Preparing to Accept Critiques:
1. Leave your ego at the door.Accepting Critiques:Do NOT come to class or group expecting to be praised for every word that you write. The purpose of this class is to help you become a better creative writer, so a little humility will go a long way.2. Before coming to class, analyze your own work,Using Peer or Self Reviewing a Story as a guideline; that way, you will get an idea of what kind of comments to expect from your group.3. Write a short paragraph in which you assess your own work-in-progress draft, such as weaknesses and strengths.What do you like best about the piece so far?4. Develop some questions that you have about your piece,
Where are you experiencing the most difficulty in the piece?
What help do you want most from the class?Which you will ask your peers after the class has critiqued your work.5. If you think of any additional questions during the critique,Please feel free to jot them down, but do wait until the class has finished with its critique before asking your questions.
1. It’s your story or poem.Note to Author:You can choose to accept or reject a critique, for not all peer reviewers exhibit the same analytical abilities. Besides, YOU are the creator, but...2. Approach the review with an open mind;You never know what stroke of brilliance you might find, even in an awful review.3. If you are not clear about something a peer reviewer has saidAbout your story, you have the right to ask him/her for clarification, but do this in a polite manner; try not to be defensive.4. Read Nancy Kress' Writer’s Digest article,“Critiquing the Critics” (see your email message for how to access it), and READ IT CAREFULLY. This October 1992 article is one of the best that I have found on the subject.5. If you are having difficulties with a peer reviewer,Please see me. Bring copies of your work, the reviewer’s written critique, and your concerns.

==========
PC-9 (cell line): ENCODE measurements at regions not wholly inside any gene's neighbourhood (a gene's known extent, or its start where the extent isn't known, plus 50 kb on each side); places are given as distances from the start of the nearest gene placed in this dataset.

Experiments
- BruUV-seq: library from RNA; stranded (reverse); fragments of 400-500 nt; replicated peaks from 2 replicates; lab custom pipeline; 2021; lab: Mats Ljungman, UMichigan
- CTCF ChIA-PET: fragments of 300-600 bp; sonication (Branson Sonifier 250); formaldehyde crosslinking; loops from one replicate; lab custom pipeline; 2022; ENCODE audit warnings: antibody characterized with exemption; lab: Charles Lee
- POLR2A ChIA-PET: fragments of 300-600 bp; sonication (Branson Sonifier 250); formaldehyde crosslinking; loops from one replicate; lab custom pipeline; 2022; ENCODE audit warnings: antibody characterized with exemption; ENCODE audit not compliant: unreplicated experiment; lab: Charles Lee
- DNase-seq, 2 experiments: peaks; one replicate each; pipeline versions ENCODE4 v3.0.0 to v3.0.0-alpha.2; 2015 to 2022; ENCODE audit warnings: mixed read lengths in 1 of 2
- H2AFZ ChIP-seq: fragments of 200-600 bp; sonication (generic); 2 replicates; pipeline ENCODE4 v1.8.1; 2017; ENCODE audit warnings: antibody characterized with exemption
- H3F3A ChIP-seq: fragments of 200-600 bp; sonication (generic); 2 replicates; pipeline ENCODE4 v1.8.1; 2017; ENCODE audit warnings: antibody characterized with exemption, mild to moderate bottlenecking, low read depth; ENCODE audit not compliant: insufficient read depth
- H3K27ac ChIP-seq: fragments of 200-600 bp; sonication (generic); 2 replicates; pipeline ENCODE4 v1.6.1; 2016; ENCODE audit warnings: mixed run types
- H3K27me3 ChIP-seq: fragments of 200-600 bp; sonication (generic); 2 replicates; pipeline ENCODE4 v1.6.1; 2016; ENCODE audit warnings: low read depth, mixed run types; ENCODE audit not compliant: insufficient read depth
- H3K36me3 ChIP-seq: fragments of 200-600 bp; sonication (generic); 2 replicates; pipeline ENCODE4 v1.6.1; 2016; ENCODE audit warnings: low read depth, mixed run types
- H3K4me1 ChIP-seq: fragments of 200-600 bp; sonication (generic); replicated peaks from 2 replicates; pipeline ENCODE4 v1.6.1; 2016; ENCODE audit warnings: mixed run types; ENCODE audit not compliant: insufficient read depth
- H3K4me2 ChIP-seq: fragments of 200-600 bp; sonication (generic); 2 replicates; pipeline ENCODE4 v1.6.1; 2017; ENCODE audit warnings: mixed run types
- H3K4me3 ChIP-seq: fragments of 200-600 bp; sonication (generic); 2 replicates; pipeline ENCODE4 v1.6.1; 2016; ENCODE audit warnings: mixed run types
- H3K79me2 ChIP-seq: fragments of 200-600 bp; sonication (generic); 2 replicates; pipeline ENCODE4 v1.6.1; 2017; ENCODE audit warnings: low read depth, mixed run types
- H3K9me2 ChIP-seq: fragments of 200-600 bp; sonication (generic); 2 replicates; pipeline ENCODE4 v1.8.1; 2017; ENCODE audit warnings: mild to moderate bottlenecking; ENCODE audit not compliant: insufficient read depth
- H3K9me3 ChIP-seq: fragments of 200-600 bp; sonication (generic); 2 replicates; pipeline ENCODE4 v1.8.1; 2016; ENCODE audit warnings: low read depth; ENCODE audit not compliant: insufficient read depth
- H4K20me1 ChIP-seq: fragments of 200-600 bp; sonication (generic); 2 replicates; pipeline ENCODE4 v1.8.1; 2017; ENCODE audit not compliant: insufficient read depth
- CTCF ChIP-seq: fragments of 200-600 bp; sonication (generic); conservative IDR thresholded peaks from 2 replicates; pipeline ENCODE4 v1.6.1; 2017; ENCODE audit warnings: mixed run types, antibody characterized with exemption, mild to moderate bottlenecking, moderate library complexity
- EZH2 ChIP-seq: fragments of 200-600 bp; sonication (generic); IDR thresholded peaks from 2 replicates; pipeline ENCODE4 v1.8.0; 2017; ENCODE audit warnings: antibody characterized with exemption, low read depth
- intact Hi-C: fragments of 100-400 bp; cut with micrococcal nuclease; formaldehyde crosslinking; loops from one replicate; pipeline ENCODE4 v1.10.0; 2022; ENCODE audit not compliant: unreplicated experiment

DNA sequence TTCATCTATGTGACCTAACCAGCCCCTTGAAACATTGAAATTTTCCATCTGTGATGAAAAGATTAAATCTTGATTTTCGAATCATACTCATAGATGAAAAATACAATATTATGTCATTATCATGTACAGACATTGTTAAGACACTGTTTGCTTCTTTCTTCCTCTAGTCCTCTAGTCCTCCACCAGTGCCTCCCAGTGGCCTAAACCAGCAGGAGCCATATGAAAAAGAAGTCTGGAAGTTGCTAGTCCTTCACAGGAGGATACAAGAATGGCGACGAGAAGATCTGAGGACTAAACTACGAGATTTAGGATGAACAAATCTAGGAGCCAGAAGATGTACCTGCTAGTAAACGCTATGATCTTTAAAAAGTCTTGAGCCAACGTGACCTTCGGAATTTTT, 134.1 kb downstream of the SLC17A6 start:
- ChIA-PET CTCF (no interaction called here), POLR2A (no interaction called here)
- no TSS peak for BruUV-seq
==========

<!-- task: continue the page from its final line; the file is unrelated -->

This is your story, and, ultimately, you’ll have to decide what works and what doesn’t work. Read the critique carefully, take what you need from it, and ignore the rest. And PLEASE read “Critiquing the Critics,” Writer’s Digest; if nothing else, it will make you feel better if you get a negative critique.*
Still, don’t expect constant praise. If you go into the workshop with an open mind, your work will open up to the world; conversely, if your mind is closed to new suggestions and ideas, your work will wither.